Lima N Gauge Class 86 (220205G)
This model dating from the 1970s (late 1960s?) was for a long time the only Class 86 available in N-gauge.
It has carried catalogue numbers 205, 220205 and 220205G. Running number is E3185. Note: this model was mislabelled in one or more catalogue editions as "Class 81". It is mainly available in BR's early "Electric Blue" livery (at which time it was still classed as an "AL6").
A later model (catalogue number 220249 or 220249G) was available in BR Blue with the running number, 86235, in large digits on the side and a misspelt nameplate ("Navelty", should be "Novelty").
Level of detail
At a glance, this appears to be a fairly realistic looking model of a Class 86. Obvious deficiencies are the pantograph and roof cabling, which look very toy-like, and the cab windows, which are deeply recessed. All glazing is translucent; there is no interior cab detail (and one cab is occupied by the motor - see below). Comparing it with a much more recent Dapol Class 86, the level of moulded detail on the body is actually pretty good. Unfortunately it seems to have been proportionately shortened by about 10% and is slightly wider, which emphasizes the "toy-like" look when placed next to the Dapol version.
I suspect the reason for this size discrepancy might be related to some sort of standard Lima chassis dimensions. In contrast to more modern designs, the chassis is a metal frame containing a weighted section in the centre (and leaving much more free space than in a modern model - ironically it would be easy to fit a DCC adapter) but cost reasons presumably prohibited model-specific variations.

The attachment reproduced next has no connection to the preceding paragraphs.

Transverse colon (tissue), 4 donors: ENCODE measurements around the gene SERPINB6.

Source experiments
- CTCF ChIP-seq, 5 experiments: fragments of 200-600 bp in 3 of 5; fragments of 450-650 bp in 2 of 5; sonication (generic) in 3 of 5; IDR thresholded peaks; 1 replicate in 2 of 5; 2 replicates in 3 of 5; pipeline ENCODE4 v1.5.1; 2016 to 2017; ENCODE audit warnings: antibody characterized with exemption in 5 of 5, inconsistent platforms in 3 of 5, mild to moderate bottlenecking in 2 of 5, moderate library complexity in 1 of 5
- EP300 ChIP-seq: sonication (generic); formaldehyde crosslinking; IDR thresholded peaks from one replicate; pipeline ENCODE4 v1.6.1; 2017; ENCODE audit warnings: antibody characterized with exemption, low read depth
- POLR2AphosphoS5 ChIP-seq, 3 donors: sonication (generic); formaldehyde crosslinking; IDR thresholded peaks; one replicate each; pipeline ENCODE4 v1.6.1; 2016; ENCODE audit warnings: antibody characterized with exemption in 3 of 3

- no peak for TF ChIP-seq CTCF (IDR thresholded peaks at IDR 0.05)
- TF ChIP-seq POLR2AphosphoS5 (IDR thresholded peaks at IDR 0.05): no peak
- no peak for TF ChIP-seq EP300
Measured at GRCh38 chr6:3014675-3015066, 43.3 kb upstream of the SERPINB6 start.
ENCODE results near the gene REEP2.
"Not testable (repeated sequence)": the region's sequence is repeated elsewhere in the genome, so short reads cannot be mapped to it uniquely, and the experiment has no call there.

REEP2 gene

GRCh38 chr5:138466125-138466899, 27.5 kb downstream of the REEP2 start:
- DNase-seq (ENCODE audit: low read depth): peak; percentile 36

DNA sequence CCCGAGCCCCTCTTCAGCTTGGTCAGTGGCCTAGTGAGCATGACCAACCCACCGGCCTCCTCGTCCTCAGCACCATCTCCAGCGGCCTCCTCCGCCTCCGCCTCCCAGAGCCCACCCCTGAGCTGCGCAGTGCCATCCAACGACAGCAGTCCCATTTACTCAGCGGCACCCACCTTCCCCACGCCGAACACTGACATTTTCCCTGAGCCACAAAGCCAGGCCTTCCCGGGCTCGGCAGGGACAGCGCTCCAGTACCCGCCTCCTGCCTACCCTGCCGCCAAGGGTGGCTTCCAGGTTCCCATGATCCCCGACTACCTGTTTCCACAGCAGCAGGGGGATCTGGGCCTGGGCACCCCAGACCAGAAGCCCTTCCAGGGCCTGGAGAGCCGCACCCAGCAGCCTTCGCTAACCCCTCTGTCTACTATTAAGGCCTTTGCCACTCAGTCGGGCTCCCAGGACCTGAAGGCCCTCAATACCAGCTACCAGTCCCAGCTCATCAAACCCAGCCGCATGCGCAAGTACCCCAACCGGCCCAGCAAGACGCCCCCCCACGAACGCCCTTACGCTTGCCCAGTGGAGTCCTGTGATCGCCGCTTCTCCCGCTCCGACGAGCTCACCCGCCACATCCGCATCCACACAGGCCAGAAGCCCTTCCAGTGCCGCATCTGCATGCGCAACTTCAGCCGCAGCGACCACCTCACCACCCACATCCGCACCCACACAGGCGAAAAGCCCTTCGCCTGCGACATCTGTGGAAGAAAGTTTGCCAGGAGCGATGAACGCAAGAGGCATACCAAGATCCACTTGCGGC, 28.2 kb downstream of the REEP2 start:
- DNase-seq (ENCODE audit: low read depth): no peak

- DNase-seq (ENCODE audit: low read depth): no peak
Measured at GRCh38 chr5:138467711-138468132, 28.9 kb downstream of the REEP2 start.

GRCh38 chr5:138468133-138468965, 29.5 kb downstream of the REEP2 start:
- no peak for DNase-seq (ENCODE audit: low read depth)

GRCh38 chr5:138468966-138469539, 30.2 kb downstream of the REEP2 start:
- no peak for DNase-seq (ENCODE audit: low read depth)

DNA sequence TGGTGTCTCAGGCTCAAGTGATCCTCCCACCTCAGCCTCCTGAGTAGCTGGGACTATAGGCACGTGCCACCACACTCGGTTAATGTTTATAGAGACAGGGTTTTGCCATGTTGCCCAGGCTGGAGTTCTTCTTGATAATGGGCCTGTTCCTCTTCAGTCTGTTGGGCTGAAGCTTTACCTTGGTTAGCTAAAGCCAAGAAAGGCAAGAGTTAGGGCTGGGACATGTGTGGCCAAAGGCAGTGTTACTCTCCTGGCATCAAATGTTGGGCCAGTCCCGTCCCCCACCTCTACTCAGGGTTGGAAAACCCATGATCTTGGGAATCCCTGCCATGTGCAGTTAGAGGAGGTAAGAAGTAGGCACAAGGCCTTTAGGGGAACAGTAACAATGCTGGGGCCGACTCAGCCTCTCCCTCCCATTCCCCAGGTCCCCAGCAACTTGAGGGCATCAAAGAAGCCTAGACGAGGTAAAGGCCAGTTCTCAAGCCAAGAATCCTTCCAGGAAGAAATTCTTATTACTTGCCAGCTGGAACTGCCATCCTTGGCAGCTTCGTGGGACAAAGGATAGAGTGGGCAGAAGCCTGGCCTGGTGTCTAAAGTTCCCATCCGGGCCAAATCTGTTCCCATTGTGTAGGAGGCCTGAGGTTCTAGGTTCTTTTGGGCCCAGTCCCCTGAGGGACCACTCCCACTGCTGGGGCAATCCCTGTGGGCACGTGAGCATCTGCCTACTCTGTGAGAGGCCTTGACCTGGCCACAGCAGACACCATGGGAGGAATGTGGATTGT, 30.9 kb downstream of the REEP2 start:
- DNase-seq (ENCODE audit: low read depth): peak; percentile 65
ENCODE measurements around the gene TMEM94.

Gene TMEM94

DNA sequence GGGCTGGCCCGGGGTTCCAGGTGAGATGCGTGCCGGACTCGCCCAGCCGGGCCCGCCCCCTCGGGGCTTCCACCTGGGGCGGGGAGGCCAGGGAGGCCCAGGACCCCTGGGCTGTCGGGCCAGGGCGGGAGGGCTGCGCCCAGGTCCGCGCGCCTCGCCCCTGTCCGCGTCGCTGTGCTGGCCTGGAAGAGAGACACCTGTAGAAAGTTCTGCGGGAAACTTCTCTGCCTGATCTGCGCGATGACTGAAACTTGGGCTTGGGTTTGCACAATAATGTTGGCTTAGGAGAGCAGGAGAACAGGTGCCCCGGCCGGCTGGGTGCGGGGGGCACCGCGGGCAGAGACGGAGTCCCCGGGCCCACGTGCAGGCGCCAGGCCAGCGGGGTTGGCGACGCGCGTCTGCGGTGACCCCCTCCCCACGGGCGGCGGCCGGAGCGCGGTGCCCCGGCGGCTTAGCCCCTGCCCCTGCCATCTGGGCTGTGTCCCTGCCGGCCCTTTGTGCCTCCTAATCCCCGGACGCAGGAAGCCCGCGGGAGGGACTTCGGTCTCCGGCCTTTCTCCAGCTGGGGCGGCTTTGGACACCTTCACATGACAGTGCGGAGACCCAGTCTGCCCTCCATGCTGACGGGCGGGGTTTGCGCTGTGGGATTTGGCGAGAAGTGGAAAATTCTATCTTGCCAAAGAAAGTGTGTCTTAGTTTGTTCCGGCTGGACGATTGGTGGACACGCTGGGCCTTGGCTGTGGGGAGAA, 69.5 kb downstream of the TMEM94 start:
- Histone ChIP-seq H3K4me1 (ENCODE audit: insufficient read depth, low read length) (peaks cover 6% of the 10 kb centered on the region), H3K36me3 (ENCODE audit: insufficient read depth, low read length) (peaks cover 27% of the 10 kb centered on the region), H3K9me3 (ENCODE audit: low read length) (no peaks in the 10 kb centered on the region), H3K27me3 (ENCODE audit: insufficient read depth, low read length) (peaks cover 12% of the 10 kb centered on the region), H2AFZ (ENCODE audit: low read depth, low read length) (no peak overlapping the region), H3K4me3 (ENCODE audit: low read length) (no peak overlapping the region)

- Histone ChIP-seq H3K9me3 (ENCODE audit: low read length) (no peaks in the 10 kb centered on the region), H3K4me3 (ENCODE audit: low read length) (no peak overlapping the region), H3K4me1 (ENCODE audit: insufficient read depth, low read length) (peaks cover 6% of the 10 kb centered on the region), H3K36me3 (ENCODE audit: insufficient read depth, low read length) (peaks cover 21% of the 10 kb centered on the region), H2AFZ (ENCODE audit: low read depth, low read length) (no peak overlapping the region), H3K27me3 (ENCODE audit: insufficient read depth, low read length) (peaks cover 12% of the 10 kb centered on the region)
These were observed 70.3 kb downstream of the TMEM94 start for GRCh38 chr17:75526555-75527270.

Motor and mechanism
The motor is a classic Lima "pancake" motor mounted direcly above one bogie. Later versions apparently had a centre-mounted can motor, which however only drove one bogie. Electrical pickups are from the non-powered bogie; on the model in my possession, all wheels on the driving bogie appear to have traction tyres.
The model I acquired was (as advertised) missing a coupling. It was simple enough to replace this with a standard Kato Rapido-type coupling, by inserting the spring into the coupling pocket then pushing the coupling itself - rotated by 90 degrees - into the pocket then twisting it into position. Note the bogie frame can be easily removed by unscrewing the two small screws at the bottom.
The Class 86 locomotive with original running number E3185 was given TOPS number 86005, later 86405 and as of 2015 is still in service, now as 86605 operated by "Freightliner".
Currently the "Electric Blue" livery depicted by this model is carried on privately-owned 86259 "Les Ross".
There is also an N Gauge Society journal article from Nr. 2/2008 titled "Improving the Lima Class 86 - A First Attempt", though this is not available on-line. The October 1982 edition of Railway Modeller apparently contains an article detailing the conversion of this model to a Class 87.
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